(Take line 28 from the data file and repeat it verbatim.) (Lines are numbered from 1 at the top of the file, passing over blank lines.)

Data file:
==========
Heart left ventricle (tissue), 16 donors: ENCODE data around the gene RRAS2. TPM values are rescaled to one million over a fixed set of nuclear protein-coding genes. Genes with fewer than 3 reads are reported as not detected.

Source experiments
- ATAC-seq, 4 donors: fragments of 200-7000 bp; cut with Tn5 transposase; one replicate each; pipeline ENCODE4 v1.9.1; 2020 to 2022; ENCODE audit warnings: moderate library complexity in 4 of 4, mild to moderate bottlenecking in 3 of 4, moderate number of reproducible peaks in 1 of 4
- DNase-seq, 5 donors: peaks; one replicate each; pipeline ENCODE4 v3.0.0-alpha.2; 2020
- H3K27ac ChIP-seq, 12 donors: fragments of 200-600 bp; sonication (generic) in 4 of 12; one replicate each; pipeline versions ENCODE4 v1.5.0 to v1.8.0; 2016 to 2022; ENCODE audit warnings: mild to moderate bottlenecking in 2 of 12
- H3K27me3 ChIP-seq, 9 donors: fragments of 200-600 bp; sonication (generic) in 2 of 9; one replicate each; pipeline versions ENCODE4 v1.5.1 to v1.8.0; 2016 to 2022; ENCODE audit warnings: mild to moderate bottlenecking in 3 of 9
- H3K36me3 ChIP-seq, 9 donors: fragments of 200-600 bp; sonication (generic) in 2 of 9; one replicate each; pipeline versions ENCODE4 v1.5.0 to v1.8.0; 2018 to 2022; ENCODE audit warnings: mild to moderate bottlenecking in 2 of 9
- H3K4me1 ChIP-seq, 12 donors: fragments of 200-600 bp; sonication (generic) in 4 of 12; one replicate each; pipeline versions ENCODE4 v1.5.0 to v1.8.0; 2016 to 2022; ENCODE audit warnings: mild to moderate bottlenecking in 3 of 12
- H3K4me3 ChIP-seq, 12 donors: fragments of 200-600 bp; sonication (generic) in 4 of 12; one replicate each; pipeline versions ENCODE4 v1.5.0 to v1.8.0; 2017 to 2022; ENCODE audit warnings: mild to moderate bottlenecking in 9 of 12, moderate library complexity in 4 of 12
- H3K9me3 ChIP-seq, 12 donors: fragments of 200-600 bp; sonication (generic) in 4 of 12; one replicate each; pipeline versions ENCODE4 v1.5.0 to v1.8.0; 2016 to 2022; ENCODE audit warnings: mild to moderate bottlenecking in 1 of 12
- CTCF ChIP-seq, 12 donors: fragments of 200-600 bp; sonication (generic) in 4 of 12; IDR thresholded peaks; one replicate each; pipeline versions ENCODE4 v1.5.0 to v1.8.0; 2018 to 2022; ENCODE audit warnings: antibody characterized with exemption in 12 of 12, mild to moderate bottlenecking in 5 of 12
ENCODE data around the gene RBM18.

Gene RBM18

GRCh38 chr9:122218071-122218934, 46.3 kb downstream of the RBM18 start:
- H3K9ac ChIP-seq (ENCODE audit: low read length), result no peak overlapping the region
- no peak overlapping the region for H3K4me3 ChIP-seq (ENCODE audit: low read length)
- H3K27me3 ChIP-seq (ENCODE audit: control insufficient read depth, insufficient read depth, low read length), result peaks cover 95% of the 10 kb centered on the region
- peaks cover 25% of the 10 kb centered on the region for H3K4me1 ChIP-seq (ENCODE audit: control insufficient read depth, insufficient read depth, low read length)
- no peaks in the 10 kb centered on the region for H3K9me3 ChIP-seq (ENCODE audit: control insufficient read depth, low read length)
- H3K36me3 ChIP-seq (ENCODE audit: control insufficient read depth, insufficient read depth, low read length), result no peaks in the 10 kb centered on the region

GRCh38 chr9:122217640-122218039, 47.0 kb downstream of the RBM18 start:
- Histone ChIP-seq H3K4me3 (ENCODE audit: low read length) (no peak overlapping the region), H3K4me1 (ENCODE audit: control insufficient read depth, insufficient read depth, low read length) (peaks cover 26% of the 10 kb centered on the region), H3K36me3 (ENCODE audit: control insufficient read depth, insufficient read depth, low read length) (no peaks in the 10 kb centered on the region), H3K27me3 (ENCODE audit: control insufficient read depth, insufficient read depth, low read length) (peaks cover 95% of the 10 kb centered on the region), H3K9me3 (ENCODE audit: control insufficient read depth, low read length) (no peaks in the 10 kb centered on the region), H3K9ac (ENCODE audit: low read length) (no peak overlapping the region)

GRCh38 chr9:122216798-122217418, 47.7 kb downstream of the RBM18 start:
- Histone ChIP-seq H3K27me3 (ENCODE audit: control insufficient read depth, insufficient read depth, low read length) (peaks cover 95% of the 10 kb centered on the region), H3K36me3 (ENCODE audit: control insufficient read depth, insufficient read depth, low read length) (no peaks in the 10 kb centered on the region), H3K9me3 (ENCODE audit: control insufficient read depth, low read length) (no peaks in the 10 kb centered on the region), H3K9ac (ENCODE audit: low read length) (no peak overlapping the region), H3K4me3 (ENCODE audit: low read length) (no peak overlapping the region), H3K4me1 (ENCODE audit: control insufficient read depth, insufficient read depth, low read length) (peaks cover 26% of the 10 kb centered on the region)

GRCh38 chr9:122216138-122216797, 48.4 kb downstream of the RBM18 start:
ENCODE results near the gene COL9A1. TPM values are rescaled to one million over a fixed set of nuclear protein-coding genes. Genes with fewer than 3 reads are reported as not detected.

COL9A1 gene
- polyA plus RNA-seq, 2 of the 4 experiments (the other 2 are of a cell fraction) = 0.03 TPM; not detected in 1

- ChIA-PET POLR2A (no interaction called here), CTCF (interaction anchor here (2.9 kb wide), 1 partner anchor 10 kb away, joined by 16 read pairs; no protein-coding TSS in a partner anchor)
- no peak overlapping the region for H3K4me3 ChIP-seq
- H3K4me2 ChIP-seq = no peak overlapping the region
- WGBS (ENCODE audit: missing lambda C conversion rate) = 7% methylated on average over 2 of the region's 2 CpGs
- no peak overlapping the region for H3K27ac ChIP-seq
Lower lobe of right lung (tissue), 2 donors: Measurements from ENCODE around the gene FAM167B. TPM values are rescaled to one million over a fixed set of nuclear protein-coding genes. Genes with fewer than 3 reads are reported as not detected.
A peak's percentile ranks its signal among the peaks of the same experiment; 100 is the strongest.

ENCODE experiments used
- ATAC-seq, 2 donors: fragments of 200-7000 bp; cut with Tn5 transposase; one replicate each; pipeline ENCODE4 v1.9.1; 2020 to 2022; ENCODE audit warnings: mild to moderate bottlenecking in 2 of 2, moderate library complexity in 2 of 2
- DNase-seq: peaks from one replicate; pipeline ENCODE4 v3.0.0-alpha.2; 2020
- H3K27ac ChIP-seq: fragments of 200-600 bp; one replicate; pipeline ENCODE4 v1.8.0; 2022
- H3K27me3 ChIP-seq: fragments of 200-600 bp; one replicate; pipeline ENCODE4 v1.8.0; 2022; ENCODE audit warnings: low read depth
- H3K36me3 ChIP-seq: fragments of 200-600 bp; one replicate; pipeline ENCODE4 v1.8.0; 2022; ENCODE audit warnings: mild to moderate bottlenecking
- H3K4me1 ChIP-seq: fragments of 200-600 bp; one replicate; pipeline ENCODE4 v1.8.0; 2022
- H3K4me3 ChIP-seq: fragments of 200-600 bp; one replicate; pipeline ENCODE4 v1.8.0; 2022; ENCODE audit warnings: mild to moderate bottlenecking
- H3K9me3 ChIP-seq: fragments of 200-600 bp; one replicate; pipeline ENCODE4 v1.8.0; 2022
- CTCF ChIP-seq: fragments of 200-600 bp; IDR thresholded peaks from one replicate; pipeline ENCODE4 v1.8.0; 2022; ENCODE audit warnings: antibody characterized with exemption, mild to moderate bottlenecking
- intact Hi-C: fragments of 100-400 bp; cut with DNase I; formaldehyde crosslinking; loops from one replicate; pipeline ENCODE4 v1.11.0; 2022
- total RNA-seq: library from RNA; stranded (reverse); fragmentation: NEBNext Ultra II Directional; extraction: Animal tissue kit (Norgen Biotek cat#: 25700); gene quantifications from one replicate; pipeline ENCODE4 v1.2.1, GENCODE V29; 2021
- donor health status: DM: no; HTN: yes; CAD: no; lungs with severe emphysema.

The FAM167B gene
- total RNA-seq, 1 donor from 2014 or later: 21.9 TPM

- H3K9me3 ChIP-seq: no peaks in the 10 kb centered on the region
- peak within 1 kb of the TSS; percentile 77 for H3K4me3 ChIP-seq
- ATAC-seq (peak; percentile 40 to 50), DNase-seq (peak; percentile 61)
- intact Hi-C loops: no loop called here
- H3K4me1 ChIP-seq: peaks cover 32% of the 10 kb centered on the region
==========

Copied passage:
- polyA plus RNA-seq, 2 of the 4 experiments (the other 2 are of a cell fraction) = 0.03 TPM; not detected in 1